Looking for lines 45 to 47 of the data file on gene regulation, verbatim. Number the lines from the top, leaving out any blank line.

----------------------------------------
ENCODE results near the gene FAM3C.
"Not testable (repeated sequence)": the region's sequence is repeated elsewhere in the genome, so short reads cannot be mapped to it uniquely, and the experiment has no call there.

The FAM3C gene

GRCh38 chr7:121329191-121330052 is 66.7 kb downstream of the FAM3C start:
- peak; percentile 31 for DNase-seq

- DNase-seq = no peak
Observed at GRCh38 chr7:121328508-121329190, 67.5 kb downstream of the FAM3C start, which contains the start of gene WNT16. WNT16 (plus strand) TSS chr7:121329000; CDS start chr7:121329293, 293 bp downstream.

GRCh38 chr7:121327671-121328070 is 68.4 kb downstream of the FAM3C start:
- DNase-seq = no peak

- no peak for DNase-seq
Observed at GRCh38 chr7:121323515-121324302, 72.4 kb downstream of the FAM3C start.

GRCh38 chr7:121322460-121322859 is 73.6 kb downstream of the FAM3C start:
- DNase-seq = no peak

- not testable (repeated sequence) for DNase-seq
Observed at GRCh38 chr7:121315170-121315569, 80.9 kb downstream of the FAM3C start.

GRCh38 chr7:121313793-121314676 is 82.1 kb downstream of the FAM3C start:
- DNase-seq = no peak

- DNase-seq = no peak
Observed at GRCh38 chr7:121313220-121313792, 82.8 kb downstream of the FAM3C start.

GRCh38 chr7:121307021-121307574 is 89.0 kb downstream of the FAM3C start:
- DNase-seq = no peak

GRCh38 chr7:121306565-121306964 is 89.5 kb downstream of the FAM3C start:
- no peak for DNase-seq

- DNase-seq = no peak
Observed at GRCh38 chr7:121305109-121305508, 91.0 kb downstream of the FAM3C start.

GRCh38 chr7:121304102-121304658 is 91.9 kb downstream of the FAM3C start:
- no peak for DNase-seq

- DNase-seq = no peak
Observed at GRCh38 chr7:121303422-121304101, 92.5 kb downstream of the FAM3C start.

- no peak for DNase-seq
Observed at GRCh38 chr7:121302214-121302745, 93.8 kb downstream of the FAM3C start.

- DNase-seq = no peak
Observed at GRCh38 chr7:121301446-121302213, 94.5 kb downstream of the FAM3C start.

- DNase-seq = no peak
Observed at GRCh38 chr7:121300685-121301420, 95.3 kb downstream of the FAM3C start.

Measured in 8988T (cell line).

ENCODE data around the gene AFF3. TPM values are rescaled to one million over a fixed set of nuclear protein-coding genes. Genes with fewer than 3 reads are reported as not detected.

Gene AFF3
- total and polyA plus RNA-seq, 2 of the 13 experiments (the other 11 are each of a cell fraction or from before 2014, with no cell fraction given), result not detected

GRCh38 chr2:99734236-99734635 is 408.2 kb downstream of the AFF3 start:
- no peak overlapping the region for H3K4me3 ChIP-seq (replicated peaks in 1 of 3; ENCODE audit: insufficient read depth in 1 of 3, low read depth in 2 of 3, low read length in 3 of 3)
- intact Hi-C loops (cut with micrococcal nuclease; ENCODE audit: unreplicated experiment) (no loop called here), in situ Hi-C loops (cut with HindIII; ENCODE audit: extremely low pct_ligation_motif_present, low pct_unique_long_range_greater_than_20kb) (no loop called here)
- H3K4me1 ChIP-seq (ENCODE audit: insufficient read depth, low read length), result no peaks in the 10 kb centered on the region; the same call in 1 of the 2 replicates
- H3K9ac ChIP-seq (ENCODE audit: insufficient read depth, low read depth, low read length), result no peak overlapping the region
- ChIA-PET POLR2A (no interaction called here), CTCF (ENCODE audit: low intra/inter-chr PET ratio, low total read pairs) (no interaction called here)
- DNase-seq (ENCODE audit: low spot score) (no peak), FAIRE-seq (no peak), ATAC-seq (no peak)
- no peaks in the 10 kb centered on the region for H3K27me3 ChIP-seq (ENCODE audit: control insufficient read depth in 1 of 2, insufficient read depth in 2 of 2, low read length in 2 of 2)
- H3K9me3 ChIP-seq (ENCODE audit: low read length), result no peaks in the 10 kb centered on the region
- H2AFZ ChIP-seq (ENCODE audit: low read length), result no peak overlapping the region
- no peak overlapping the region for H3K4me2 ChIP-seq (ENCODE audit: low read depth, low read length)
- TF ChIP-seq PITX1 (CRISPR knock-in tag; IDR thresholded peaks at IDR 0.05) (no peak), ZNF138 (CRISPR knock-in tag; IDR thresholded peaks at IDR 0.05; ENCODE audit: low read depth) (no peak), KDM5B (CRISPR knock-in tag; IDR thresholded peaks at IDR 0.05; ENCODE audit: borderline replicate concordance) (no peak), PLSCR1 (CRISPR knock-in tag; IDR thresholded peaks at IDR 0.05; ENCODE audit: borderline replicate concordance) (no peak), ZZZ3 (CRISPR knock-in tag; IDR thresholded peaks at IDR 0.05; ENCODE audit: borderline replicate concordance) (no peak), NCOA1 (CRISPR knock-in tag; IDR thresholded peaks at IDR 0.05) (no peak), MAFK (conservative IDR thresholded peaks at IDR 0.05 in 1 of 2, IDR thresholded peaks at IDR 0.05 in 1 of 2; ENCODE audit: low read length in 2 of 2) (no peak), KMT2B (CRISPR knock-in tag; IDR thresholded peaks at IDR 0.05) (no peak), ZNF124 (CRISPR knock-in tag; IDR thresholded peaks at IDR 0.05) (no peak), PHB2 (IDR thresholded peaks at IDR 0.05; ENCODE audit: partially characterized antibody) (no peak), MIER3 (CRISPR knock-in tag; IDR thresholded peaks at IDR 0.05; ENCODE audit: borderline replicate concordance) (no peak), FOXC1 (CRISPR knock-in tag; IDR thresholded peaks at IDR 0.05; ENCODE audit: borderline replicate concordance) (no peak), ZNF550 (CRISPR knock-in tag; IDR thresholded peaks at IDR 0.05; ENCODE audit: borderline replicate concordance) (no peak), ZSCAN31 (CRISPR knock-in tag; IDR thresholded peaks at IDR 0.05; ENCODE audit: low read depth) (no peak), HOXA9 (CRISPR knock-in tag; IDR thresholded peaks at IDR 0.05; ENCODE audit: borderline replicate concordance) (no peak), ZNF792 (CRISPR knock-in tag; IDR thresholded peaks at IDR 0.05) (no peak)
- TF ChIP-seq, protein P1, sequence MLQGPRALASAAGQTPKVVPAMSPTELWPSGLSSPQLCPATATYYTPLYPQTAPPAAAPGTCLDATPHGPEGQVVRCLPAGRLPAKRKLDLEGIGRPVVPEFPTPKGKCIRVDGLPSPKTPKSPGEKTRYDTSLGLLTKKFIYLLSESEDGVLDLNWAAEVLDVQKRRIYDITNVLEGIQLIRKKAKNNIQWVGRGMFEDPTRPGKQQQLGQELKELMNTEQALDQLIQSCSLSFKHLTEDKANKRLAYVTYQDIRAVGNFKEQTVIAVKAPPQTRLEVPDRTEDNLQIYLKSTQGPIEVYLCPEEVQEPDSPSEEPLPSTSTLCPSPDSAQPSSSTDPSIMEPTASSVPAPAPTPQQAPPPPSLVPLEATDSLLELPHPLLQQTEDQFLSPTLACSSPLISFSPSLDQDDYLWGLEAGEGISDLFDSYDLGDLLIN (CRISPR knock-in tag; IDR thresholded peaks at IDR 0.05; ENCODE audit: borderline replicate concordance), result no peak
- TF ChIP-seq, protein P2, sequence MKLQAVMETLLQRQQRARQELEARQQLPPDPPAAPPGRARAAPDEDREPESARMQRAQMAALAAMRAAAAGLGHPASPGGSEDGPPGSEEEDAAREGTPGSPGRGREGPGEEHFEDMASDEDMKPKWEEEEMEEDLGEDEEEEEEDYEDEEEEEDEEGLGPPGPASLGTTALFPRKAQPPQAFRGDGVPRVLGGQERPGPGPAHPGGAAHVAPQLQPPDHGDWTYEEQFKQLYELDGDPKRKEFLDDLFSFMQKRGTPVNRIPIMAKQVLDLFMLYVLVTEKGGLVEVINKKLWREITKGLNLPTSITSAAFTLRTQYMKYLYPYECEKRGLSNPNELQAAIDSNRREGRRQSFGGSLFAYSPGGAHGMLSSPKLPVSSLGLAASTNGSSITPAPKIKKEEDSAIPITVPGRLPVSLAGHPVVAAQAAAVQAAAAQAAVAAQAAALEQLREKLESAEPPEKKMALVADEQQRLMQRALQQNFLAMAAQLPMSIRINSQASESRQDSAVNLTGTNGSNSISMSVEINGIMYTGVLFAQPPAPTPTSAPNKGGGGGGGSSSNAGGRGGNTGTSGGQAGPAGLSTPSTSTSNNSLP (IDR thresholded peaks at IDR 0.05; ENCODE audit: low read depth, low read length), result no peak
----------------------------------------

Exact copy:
- ChIA-PET POLR2A (no interaction called here), CTCF (ENCODE audit: low intra/inter-chr PET ratio, low total read pairs) (no interaction called here)
- DNase-seq (ENCODE audit: low spot score) (no peak), FAIRE-seq (no peak), ATAC-seq (no peak)
- no peaks in the 10 kb centered on the region for H3K27me3 ChIP-seq (ENCODE audit: control insufficient read depth in 1 of 2, insufficient read depth in 2 of 2, low read length in 2 of 2)